I suggest following a very simple three step process where you make decisions, then you take imperfect action on those decisions, and you evaluate the imperfect actions you took. And then you go back to action not to decision after your evaluation. I’m telling you, it works for every aspect of your business. And I would argue for your life. But like I said earlier, and I just want to reiterate this, you also teach this process to your clients because it’s the exact same process that they go through on their health journey. No matter what modality of practitioner you are, no matter what you teach, your clients need to make a decision about where they’re headed, what their goals are, what their limits are, what their filters are, what they are willing to and not willing to do, I’m just spitballing all of the decisions that your clients need to make. And then they need to take imperfect action. And then you need to help them to evaluate those actions and figure out what actions to take next, it’s the exact process I teach, I have an entire module about how to apply this to your client process. So you can make it super simple for them. While you are mastering it. And making it super simple in your business. I promise you it works every time and they will have such gratitude for you for simplifying their journey in that way for them as well. And did I mention, I don’t know if I mentioned, but as part of the program and the process you learn in it, you also have a really bomb workbook now, it’s gonna bring you through each stage of the process, you’re going to learn to focus on in each state of growth in your practice exactly what you need to be doing, and what to put on the shelf for later. Because constraining your focus, which I guess is kind of the meta topic of this episode, constraining your focus for the service of your clients and your business sometimes is what you need to do, there’s a lot of times where you need to take ideas that seem like they are urgent and you have to act on them immediately. And really, it’s in service for you to put those on the shelf for a while, for later on. Let your strategy for how to execute it kind of formulate over time have that luxurious amount of space to do that. And the workbook, which was on the shelf for over a year actually helps you to do that helps you to figure out what things you need to be focusing on immediately. And what needs to age a little bit for later, what I see so often, and what I have been plenty guilty of doing myself, which is why it took me over three years to finally make 100k in my nutrition business is not constraining focus. So I talk about this a ton in my program. And I think I should mention it a little bit more on here. constraining focus is so important because trying to execute all of those ideas that you have right away, doing all of them. Like we have to do this. We have to try this we have to taking all the action basically. And then not evaluating and just going back to deciding on a new action, taking all the action and then not evaluating and going back up to deciding and deciding to try something new. Executing all those ideas right away means you’re doing all of them half assed means that you’re not doing any of them well. You’re not committing to figuring out how to iterate and tweak Any of your processes or ideas, or funnels or marketing strategies, or sales conversations or your client deliverables, you’re not giving any of that the amount of attention that it really takes to make them great, which honestly, is a lot of attention, you have to tweak and iterate things a lot to get them to the point where you feel like your clients are getting the best results from them. And so as your business takes awhile, and when you’re half assing, everything, because you’re trying to do way too much all at once. First of all, you’re working way too much you are spinning your wheels, and probably not making the money that you want to be making, especially for the amount of time that you’re putting into your business. And your clients can feel that, or your lack of clients will reflect the fact that you are trying to do way too much and not doing any of it all that well, you feel it, your family feels it, your business bank account, for sure it feels it.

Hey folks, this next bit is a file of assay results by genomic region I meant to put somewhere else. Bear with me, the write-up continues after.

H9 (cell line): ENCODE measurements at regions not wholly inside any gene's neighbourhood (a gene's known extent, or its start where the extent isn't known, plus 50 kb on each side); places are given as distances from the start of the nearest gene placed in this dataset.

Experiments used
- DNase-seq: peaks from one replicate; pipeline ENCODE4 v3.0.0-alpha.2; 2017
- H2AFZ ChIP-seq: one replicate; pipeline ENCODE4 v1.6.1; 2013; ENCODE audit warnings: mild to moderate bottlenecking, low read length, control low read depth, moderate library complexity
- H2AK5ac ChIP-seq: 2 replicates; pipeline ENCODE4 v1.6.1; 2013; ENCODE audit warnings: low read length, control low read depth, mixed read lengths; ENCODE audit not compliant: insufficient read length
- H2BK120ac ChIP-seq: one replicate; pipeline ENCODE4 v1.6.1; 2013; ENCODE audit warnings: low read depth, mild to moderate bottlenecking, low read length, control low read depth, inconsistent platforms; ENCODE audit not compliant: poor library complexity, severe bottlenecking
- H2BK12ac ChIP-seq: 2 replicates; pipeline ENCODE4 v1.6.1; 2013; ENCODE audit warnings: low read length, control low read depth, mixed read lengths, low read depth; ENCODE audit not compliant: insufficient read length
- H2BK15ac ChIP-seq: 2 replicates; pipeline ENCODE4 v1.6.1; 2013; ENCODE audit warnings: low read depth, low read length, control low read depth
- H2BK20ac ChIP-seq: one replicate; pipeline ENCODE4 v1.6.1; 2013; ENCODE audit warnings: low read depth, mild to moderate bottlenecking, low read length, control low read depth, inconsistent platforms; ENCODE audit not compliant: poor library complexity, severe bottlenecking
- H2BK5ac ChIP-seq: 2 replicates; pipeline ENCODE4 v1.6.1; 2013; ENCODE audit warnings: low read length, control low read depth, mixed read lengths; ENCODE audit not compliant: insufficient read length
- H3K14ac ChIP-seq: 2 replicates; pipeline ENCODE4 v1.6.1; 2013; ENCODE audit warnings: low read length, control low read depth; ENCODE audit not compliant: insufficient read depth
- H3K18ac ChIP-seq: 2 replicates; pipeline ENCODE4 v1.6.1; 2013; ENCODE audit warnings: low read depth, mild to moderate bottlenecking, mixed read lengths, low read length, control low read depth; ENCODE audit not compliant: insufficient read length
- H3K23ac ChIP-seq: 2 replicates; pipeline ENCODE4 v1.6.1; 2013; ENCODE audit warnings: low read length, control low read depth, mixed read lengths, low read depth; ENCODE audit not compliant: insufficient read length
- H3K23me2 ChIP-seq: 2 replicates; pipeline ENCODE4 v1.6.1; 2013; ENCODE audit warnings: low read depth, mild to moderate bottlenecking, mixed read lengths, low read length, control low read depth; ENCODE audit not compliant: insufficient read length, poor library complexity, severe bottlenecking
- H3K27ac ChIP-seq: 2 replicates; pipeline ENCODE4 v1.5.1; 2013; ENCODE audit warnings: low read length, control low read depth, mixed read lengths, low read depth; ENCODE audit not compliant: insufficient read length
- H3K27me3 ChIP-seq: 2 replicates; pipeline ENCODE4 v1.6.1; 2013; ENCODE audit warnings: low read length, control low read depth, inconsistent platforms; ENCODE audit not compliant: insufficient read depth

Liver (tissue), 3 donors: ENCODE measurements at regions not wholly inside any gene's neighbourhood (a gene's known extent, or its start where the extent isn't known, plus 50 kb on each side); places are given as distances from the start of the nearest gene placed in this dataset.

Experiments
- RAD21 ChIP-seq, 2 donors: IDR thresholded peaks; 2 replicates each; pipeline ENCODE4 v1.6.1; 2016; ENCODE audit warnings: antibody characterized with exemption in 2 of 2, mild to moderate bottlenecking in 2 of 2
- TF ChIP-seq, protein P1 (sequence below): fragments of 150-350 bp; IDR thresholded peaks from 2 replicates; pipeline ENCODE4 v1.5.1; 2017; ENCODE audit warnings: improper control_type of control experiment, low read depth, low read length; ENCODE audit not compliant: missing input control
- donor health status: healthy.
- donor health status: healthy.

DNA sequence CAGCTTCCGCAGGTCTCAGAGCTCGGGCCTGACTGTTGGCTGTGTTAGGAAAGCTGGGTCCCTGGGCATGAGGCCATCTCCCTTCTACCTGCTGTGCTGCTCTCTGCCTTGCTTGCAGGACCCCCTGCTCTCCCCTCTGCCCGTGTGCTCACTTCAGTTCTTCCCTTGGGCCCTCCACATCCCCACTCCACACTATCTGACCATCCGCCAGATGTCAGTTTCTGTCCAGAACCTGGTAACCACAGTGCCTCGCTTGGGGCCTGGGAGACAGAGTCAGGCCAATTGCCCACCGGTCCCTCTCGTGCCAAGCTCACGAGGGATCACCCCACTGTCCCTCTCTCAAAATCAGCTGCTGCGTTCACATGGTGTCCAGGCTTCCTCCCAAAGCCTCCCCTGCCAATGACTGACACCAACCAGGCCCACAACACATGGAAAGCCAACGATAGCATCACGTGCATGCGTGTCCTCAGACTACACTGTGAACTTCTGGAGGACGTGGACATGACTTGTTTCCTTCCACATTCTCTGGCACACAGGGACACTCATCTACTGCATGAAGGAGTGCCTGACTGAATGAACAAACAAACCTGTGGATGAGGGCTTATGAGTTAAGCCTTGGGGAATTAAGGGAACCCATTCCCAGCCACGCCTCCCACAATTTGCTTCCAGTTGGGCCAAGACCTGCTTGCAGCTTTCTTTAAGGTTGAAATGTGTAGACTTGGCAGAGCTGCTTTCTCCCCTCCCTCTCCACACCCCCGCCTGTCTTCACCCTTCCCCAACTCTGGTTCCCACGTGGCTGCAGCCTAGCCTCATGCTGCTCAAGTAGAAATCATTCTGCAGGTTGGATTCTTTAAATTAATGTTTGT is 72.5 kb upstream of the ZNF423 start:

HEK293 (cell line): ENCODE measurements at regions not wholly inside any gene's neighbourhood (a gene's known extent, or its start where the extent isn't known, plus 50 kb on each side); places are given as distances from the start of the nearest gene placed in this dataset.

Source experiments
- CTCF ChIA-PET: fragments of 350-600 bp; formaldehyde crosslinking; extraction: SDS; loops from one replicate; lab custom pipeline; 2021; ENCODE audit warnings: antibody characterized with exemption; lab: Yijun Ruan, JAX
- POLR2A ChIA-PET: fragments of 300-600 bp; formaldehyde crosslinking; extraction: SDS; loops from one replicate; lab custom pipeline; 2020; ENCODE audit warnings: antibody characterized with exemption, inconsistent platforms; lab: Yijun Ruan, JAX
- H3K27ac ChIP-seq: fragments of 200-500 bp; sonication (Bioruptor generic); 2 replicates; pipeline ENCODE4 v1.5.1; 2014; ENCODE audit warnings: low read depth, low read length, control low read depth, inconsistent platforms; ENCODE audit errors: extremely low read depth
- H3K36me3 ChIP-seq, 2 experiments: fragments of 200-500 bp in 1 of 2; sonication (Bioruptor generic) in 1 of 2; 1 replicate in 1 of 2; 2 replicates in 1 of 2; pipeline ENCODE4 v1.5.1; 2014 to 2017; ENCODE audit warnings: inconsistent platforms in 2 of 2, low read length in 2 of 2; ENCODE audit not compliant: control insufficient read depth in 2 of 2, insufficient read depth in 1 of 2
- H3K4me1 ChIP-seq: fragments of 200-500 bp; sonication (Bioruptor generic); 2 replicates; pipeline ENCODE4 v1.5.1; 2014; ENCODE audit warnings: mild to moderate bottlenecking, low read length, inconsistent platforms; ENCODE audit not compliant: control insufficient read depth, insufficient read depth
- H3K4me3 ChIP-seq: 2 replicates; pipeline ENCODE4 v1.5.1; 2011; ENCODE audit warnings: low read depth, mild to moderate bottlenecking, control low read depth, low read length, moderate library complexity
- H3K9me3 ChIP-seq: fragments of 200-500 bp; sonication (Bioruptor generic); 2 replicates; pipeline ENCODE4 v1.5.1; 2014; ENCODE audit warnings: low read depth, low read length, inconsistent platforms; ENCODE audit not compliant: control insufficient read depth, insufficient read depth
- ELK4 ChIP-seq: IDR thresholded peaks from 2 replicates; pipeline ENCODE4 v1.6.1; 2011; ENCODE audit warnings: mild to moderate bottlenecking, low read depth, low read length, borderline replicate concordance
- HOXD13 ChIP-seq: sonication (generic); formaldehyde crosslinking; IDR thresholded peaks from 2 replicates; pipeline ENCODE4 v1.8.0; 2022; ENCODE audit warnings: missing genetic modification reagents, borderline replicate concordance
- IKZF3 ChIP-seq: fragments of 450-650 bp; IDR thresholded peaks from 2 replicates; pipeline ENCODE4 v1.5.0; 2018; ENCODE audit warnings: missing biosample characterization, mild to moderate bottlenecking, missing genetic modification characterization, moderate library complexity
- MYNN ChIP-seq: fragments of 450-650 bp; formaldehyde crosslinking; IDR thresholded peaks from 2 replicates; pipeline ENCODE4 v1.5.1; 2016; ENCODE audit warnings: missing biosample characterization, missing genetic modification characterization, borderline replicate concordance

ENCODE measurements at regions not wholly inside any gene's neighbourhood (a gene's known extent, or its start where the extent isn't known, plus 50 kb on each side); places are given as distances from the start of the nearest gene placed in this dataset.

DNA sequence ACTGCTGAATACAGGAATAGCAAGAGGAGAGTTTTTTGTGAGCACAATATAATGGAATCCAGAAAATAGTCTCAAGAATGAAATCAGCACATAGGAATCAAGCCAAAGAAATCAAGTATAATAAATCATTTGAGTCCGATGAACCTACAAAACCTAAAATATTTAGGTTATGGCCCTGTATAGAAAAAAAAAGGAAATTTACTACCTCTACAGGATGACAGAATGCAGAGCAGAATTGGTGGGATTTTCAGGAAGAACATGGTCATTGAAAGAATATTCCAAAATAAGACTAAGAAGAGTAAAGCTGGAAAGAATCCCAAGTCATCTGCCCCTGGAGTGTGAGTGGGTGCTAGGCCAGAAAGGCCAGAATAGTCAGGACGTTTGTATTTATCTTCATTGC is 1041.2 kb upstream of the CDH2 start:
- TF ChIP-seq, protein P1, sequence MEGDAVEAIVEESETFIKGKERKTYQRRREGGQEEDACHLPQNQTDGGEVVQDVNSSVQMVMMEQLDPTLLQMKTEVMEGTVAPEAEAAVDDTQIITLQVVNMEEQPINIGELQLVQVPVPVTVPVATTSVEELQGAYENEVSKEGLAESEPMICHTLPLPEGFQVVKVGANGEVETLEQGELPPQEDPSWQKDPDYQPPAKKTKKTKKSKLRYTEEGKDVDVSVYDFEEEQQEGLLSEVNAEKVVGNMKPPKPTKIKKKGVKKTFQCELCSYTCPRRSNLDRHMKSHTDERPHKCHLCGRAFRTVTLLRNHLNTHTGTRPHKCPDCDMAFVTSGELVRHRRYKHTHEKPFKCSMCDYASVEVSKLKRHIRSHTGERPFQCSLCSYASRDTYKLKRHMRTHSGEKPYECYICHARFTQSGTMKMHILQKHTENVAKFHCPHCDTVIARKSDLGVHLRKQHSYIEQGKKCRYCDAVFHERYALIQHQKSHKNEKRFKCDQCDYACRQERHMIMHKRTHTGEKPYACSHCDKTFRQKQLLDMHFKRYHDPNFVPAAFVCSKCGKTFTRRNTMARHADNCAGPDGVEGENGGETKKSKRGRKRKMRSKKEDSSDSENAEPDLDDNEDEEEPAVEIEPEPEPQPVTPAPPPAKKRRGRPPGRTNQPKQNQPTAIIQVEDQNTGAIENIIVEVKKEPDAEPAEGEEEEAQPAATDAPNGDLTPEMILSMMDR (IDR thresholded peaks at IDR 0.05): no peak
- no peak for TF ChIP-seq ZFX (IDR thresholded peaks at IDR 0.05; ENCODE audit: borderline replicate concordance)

Andrea Nordling 30:53